Mark Dubowitz, of the Foundation for Defense of Democracies, with tongue in cheek, explained to me why the administration acted yesterday: "To demonstrate that the administration can be proactive and not just reactionary on sanctions and to deal with the criticism that Congress has forced the administration into adopting the most forceful measures which, after initially rejecting, the administration is now embracing enthusiastically and touting their efficacy."
He nevertheless welcomed the move, however belated, which will "crack down on the various ways in which the Iranians are using payment channels both inside and outside the formal financial system in order to get access to the hard currency from oil sales that are the economic lifeblood of the regime." He argued:
The administration should take the next step of designating Iran's entire energy sector as a zone of primary proliferation concern, which would automatically blacklist every activity, transaction, mechanism, workaround, and entity used by Iran to sell its oil.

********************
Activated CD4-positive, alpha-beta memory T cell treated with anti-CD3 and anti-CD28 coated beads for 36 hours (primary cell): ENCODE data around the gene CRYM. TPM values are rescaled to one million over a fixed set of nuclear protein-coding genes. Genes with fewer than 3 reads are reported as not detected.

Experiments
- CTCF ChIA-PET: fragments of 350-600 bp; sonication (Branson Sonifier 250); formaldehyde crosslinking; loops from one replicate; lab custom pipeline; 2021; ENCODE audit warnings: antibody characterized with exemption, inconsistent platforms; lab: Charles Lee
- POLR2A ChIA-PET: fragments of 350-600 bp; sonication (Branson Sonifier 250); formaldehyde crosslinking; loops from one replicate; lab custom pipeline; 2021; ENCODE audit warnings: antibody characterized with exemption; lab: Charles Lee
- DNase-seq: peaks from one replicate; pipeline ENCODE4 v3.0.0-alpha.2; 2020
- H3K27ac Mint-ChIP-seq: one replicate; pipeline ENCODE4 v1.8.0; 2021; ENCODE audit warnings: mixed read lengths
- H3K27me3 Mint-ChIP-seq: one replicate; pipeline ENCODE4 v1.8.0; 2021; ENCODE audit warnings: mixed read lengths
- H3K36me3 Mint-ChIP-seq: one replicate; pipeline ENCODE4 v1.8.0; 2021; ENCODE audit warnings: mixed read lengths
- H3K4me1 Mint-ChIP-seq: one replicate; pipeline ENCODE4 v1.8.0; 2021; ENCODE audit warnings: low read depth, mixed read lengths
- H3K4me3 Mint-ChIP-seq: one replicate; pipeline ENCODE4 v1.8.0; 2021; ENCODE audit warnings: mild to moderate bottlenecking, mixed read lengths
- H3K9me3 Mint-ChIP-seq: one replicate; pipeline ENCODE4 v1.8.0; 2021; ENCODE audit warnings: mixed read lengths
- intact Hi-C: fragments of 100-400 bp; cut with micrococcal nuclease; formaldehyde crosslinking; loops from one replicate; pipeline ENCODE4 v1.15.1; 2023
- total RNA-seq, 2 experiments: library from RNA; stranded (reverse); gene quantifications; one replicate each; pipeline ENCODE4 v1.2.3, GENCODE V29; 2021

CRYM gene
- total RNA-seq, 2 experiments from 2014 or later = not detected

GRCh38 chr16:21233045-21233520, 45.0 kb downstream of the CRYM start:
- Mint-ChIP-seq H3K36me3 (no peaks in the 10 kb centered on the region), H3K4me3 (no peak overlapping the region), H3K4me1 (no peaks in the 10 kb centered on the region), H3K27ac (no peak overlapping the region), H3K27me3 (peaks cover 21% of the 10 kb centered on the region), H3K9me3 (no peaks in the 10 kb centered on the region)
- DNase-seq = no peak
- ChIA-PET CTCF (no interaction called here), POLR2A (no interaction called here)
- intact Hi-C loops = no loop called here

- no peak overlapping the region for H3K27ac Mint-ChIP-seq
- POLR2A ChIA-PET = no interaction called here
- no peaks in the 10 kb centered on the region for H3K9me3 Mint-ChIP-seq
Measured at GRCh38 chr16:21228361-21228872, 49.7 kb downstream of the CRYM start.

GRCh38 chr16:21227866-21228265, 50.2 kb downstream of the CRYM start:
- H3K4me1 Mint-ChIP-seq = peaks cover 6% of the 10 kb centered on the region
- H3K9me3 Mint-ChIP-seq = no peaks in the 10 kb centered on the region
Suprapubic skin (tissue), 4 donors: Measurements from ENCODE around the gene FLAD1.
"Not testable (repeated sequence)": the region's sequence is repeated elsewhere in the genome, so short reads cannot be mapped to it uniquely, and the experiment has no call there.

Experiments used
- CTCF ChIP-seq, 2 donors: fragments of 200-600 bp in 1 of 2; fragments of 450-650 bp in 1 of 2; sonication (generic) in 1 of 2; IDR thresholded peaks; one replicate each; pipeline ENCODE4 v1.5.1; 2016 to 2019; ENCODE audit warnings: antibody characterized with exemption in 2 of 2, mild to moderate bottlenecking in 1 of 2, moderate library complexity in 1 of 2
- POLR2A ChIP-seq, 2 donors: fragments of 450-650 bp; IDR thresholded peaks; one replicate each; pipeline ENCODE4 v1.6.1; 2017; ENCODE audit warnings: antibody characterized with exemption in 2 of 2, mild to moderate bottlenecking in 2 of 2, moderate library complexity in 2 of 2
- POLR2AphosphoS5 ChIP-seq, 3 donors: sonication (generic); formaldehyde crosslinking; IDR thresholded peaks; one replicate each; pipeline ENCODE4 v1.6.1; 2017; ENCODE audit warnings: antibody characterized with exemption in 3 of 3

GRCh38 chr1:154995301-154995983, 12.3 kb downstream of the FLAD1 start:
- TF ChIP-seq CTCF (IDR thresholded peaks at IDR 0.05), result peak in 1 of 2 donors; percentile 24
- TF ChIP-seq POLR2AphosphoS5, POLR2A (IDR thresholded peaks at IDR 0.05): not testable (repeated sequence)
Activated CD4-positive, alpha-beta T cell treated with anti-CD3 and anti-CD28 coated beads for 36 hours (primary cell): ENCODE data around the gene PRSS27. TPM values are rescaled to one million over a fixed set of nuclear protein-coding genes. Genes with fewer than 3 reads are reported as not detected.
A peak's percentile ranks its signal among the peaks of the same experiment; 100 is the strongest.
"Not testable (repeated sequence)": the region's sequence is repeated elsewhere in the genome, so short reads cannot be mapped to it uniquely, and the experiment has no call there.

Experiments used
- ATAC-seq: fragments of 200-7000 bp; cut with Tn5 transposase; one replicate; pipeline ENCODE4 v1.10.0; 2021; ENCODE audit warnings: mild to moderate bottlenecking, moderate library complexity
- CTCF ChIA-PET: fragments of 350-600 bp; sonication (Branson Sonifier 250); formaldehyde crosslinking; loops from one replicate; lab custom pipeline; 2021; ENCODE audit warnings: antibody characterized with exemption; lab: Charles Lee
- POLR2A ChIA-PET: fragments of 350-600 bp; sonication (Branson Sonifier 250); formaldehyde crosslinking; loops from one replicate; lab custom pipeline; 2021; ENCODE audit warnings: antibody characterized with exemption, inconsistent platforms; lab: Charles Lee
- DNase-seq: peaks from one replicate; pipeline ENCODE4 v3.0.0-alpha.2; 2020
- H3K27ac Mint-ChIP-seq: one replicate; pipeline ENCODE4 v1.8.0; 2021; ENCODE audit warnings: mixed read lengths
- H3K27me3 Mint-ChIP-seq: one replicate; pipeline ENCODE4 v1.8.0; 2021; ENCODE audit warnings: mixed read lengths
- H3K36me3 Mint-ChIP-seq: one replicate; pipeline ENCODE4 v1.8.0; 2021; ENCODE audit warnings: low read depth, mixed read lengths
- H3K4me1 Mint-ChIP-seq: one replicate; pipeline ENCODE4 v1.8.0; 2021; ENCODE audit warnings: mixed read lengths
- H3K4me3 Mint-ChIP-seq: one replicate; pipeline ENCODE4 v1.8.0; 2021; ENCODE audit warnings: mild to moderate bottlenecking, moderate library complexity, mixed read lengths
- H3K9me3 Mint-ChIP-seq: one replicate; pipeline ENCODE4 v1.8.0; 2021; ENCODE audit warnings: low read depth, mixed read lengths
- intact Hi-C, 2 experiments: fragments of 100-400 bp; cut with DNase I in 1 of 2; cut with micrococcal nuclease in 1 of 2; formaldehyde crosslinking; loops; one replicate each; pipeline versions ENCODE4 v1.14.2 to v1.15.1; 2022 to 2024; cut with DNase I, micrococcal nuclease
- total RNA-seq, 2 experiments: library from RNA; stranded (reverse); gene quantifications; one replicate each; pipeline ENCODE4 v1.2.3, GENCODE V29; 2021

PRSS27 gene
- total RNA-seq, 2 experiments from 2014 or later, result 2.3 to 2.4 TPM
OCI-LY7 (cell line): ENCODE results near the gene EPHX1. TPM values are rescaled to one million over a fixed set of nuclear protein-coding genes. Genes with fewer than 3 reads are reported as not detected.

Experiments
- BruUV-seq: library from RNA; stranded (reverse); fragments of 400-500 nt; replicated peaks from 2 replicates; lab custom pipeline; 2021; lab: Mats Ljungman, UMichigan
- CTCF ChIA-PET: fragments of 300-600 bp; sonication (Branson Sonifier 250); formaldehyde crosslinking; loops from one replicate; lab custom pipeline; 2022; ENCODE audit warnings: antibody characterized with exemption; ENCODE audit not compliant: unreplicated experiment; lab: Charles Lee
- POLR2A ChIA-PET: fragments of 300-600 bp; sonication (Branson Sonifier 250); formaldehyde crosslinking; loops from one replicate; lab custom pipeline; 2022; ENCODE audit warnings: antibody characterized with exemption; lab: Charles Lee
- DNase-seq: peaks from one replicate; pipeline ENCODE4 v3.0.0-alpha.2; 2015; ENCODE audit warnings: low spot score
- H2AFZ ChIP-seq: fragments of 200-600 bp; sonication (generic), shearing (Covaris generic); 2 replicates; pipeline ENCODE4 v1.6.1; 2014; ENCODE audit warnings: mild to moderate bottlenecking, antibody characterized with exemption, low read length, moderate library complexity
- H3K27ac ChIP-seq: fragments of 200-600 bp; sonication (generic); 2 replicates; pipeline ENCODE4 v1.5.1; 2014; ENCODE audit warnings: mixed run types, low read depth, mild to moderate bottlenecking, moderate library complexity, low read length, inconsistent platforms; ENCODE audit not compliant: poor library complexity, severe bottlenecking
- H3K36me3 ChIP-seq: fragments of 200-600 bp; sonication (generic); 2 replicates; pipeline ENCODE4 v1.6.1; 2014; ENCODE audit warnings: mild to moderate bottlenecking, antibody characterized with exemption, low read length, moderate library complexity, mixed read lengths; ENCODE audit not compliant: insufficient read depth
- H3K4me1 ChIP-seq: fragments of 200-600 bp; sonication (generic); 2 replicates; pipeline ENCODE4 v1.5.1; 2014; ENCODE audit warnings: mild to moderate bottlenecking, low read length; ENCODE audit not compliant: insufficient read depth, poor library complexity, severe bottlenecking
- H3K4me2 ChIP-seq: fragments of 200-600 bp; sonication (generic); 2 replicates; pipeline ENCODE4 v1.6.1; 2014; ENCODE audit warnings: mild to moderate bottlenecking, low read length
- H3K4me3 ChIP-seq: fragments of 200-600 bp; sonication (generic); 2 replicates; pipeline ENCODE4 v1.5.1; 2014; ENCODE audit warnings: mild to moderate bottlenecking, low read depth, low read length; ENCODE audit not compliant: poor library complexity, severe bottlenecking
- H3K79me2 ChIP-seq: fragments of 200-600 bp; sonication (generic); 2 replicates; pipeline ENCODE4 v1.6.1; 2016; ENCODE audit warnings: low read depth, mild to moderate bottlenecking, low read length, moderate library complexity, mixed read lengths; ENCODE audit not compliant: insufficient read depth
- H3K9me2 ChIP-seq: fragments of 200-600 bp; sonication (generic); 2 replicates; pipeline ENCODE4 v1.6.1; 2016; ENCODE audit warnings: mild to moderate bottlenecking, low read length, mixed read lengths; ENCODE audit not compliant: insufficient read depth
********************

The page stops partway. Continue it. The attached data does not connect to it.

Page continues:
By doing so, the U.S. government will stay ahead of the Iranian regime's relentless drive to find new ways to do an end run around U.S. measures.
Also, today's designation of Kunlun under CISADA is a welcome step because it targets China's main financial conduit for Iranian oil purchases and prohibits Kunlun from setting up new banking relationships with U.S. banks. But, to be more effective, since Kunlun has no current U.S. banking relationships, and is therefore immune to U.S. pressure, the administration needs to encourage the EU to designate Kunlun and demand that SWIFT immediately expel Kunlun from the SWIFT network. That will get the attention of Kunlun, its Chinese parent company CNPC, and all of Iran's other extraterritorial bankers.
In other words, why the heck aren't we at full throttle now on all available sanctions?